This week Tushar introduces us to Motherjane from Kochi in Kerala…
Like so many people my age growing up in Bangalore, I discovered many of the bands that form the foundations of my musical taste through local cover bands. That sounds quite archaic from today’s point of view, when even the smallest inkling of a desire to listen to a band can be immediately sated by Spotify or iTunes, which are always accessible on some nearby device.
I am not going to wax nostalgic about how much better those days were- they were not. But one thing that I do miss about those days is that moment of revelation about a band or genre, singed into my memory, accessible at a moment’s notice even years later. The first time I heard Iron Maiden’s The Trooper, courtesy Bishop Cotton Boys’ School’s outstanding rock band, Pitch Black, of which I was briefly a member, there was no going back. My first experience of Randy Rhoads is especially vivid- guitarist Praveen David’s band at the time playing Crazy Train at Bangalore’s Sunday Jam (which Rainburn’s Vats Iyengar informs me carries on its hideous tagline ‘No Bread’).
The role of the rock band in Bangalore (and much of the rest of urban India) has changed considerably in the last decade and a half. If you played in a band, the standard question was ‘what bands do you cover?’ In a previous column, I mentioned the fact that the standard chant at the Sunday Jam was ‘Play some [insert 80s heavy metal band name here]!’ And bands were largely in the business of catering to that kind of audience (of which I was very much a part). Of course, there were exceptions- Thermal and a Quarter, based in Bangalore, had long been flying the flag for original music, along with the likes of Parikrama, Pentagram and Demonic Resurrection. But the turnaround in focus from the audience, from covers to original music, was a long time coming.
Although to try to pinpoint an exact moment when the turnaround started would be futile, I can clearly identify my moment of epiphany with Indian rock. That moment was the first Rock ‘n India Festival in Bangalore in 2008.
That festival was several firsts. It was the first iteration of the Rock ‘n India moniker, which continued for the next five years. It was Megadeth and Machine Head’s first gig in India. But, most importantly, it was also the first time a festival of this magnitude had been organised with a separate stage for Indian bands. Whereas Indian bands had routinely been given opening slots when international bands were in town (Parikrama’s stellar opening set for Iron Maiden leaps to mind), they were never even vaguely a focal point of such events. Rock ‘n India changed all of that for me. One band in particular grabbed me by the scruff of the neck and made me take notice, thanks, in large part, to the wildly original guitar work. The band was Motherjane, the guitarist Baiju Dharmajan.
They were supporting their recent album Maktub. Motherjane’s sophomore album was exciting for several reasons, not least of which was what it signalled for the future of the band. It is a truly progressive album, with top-notch performances from the whole band, although the star of the show is Dharmajan (whom regular readers of Passage from India might recall stole the show with one guitar solo on The Down Troddence’s debut album). The first minute of the album introduces much of what makes this album so compelling. This is Carnatic prog rock, and the opener, Chasing The Sun, serves as an archetype for this nascent genre, with its mridangam-rhythm in a repeating 5-5-9 pattern, leading to a guitar riff which the groove forward through several shifts in time signature. Dharmajan’s guitar comes into the spotlight halfway through in a crescendo of ostinatos characterised by his trademark wide vibratos and arpeggios. All this in just the first three minutes of the album sets the stage for an immersive and unique listening experience.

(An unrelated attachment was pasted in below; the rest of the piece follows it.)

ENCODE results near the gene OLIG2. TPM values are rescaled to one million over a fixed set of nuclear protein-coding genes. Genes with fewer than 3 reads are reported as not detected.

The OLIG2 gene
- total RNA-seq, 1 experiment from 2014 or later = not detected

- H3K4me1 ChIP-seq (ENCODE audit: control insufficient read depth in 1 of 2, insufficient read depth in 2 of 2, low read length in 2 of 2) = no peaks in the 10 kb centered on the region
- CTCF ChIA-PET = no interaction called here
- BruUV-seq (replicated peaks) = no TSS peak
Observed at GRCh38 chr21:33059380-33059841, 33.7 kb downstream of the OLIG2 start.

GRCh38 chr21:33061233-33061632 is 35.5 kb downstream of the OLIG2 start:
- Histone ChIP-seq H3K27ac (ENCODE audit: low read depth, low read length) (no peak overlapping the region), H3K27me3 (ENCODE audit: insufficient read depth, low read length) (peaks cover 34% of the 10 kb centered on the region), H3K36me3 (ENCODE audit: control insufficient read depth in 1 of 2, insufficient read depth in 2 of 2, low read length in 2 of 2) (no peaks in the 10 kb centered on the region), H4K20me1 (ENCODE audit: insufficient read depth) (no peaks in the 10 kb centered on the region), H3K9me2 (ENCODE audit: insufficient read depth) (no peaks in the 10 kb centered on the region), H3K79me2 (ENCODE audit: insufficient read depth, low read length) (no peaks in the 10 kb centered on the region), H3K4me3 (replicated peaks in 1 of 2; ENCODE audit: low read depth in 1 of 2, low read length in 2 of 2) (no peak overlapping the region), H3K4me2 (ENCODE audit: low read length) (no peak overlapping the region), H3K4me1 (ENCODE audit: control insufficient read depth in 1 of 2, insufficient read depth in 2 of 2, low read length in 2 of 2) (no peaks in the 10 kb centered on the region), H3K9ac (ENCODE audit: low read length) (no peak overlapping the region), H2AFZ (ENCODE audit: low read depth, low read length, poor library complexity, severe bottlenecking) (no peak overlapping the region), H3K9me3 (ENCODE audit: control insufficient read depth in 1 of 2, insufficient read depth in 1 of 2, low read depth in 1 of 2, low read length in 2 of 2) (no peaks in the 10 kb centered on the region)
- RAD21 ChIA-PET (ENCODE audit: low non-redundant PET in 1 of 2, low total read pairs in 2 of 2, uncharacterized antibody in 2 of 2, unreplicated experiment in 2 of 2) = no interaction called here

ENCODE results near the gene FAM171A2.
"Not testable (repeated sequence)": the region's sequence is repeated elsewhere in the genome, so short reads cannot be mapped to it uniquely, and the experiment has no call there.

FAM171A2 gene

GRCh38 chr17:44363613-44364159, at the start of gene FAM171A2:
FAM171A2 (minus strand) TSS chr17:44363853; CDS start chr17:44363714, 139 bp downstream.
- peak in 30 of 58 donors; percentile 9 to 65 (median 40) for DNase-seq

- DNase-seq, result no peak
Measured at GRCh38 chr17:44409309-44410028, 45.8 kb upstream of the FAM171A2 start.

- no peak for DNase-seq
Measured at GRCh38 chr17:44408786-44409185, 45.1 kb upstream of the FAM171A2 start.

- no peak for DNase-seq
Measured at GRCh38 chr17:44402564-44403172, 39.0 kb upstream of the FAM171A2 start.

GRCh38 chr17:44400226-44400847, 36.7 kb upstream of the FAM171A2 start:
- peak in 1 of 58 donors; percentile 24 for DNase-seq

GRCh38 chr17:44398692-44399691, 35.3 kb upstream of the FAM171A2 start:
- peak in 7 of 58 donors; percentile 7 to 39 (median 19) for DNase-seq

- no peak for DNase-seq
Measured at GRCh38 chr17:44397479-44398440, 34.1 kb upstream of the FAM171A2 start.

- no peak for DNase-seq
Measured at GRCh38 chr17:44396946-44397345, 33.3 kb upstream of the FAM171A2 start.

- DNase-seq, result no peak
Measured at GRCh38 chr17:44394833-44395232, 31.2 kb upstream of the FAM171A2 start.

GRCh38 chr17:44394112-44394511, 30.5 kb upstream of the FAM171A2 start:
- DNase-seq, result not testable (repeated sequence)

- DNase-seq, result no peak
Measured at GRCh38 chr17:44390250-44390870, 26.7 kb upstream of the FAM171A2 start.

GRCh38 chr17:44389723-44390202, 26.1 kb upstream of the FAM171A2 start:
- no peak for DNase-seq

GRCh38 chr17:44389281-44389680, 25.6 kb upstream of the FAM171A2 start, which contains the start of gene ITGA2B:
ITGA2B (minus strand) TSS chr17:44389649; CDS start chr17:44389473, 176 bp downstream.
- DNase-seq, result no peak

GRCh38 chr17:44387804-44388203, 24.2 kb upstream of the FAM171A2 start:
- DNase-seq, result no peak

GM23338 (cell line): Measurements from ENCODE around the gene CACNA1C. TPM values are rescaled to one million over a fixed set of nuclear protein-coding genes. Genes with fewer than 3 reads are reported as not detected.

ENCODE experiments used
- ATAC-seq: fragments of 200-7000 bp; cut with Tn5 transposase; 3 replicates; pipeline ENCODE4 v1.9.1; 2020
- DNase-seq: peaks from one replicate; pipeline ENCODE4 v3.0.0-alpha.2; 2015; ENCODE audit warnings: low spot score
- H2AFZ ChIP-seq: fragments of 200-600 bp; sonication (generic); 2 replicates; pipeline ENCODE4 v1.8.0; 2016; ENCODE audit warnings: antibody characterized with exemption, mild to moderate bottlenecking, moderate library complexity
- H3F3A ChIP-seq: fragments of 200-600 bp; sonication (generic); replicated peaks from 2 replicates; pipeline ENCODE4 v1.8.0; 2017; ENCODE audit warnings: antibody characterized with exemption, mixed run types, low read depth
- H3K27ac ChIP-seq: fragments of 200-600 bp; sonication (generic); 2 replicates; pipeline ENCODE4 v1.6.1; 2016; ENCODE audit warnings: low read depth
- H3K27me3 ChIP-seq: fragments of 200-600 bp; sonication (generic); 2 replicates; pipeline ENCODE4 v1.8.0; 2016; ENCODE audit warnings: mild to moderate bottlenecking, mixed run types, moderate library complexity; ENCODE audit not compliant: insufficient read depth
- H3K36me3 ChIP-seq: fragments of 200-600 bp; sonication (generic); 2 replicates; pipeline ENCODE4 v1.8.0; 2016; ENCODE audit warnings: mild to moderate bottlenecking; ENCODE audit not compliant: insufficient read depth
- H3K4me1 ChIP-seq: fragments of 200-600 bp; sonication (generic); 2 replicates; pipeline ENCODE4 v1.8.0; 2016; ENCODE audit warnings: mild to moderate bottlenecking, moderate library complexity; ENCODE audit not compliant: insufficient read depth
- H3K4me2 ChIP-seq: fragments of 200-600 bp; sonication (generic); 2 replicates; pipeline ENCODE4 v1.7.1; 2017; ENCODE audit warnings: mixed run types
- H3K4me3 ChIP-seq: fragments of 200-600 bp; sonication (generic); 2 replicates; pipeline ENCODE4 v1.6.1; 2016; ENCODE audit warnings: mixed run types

In conversation with Roine Stolt a few years ago, I joked that his output is so prolific that he must have several songwriters chained in his basement constantly at work. His response was that putting out new music regularly is the only way to stay afloat and, importantly, is the best way to keep people from forgetting about a band. The latter point is ironic, coming from a man who had recently put his main band on a five-year-long hiatus, but there is certainly more than a little truth to that. Unfortunately for Motherjane, circumstances dictated that, rather than capitalise on the success and quality of that album, the band ended up losing Dharmajan two years later, with no new music coming from their camp until earlier this year.
In January, the band released a single titled Clay Play, introducing the world to the new line-up featuring Nitin Vijaynath on guitar. The song is sure-footed and heavy, with promising signs for the band’s future. Dharmajan released a solo album in 2012, titled The Crossover, about which I will have much to say in a later installment of Passage from India. Much like when Neal Morse left Spock’s Beard or Peter Gabriel left Genesis, it is worth focusing on the fact that we now have twice as many albums to look forward to from the same group of musicians. I, for one, am not complaining.